As a former Barnes & Noble community relations manager, I have ten years of experience working with authors and promoting books. And in my current agency role, I have a fair amount of knowledge in current marketing strategies and tactics. Still, even for me, successful book promotion is a big topic. In April, I was interviewed by Dr. Judith Briles in her weekly podcast for her company, AuthorU. Judith works with and educates authors on successful book promotion and helps them get their book from concept to distribution. She interviewed me to gain some insights on how authors can promote their books more effectively. (You can click here to download the segment.) If you’re more visual, here are some takeaways from our talk:

The 7 Steps to Successful Book Promotion

(In the podcast, I talk about five steps, but there’s actually seven when you add in writing the book and understanding your book’s unique value proposition.)

1. Write a Book Worth Reading

Successful book promotion starts with a book worth reading. Just because you can self-publish, doesn’t mean you get to cut corners and write dreck. Write the best book you can write. Get a good editor to help you hone your story. And always keep your reader in mind when you’re writing. Will they find this useful? Entertaining? Enlightening? Ultimately, you are writing for them, not yourself. If you’re writing a book for yourself, that’s called a journal.

2. Research The Book Market

Man Doing Research

Part of writing the best book you can write comes down to researching what is currently available in the marketplace and what’s already been written on the topic (Or if you’re writing fiction, what’s been written in the genre). See what traditional publishers deem print-worthy and what readers find read-worthy and learn from them.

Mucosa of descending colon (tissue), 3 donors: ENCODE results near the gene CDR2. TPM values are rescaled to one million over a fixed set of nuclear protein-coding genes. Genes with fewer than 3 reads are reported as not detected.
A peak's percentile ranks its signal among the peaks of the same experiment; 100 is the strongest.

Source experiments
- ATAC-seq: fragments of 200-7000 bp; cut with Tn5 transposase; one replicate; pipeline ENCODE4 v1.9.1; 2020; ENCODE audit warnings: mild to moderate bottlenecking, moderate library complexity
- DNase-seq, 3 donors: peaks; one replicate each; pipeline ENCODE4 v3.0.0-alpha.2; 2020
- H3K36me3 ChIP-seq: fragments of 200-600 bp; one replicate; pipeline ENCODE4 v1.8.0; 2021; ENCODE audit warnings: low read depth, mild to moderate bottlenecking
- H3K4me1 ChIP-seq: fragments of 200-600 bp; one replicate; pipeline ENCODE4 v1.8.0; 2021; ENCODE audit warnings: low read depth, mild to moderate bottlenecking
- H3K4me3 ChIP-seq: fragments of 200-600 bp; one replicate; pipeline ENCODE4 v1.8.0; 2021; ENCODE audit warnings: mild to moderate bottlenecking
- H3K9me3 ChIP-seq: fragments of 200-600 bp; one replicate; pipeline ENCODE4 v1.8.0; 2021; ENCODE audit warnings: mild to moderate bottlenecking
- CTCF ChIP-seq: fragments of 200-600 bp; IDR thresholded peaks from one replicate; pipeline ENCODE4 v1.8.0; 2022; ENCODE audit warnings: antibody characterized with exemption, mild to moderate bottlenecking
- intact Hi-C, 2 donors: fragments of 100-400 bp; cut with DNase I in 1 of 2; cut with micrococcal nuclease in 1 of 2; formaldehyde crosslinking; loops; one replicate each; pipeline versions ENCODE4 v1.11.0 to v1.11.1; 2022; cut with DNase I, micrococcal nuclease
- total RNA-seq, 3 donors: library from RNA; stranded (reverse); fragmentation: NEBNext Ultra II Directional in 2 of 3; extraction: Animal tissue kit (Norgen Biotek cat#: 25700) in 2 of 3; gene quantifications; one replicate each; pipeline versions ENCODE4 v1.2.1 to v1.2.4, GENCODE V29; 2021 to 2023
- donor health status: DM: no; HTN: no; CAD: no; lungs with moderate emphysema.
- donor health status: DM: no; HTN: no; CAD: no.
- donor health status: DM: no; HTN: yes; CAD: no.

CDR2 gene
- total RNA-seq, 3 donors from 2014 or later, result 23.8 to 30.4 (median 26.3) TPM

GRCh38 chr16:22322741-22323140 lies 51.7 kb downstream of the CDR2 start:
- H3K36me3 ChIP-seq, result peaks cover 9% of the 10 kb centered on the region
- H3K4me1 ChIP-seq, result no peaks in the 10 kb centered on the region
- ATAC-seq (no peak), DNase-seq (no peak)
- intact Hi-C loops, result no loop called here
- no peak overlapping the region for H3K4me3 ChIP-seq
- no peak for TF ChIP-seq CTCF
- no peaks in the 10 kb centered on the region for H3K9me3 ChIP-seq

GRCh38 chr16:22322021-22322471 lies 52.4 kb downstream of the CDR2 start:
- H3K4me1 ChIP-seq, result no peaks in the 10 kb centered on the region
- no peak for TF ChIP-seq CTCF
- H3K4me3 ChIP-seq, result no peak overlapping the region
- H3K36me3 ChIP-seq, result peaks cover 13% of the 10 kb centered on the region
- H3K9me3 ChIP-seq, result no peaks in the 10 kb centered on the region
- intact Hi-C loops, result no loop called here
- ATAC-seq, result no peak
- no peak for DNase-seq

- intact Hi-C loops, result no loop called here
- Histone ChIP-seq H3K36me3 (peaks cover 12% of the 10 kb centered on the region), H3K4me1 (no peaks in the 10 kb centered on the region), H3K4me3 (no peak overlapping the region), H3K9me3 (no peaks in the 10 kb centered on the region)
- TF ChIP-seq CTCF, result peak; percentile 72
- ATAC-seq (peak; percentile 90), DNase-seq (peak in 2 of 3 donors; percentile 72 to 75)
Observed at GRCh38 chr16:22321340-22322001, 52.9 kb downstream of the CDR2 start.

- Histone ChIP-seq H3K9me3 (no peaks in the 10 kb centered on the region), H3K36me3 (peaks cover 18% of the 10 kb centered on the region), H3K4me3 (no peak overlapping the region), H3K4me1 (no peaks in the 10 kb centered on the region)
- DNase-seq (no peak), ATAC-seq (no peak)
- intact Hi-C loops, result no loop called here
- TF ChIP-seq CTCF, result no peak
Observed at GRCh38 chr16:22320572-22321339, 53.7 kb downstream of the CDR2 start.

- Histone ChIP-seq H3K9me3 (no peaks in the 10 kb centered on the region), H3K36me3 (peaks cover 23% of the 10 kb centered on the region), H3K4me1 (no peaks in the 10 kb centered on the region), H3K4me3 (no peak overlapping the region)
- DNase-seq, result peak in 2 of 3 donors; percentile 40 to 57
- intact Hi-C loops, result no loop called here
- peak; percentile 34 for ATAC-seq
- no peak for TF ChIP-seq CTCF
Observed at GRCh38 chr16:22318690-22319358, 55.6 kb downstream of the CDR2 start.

3. Define Your Target Market

Who is going to read your book? Who will find it interesting and a must-read? Is it stay-at-home moms? Electricians? Mystery lovers? Make sure the market is big enough and that it is also reachable. There may be a fair number of albino salmon fishermen in the world, but how are you going to reach them? Also, if your material is so niche as to only appeal to a very limited audience, say that of you and your mother, it’s probably not really a book worth writing.

4. Understand Your Unique Value Proposition

Your unique value proposition (UVP) is comprised of two things. First, what is different about your book? Second, what is special about you as the author of it? Your UVP has to be part of your promotional messaging. For example, if you are a zoologist and your book’s protagonist is a zookeeper, you offer readers an informed point of view on zoos and zoo employees that is unique. Further, your UVP outlines how your book is distinct from what’s already available in the market. For example, your book is the first with a zookeeper as crime fighting super sleuth who uses his animals to help him solve crimes.

5. Craft a Strategy

Once you’ve written the book, you are no longer, as Judith Briles says, the Chief Writing Officer. Now you are the Chief Marketing Officer, and you must market your book. Unlike the movie, Field of Dreams, where if you build it, they will come, no one will read your book until you promote it. Successful book promotion requires effort.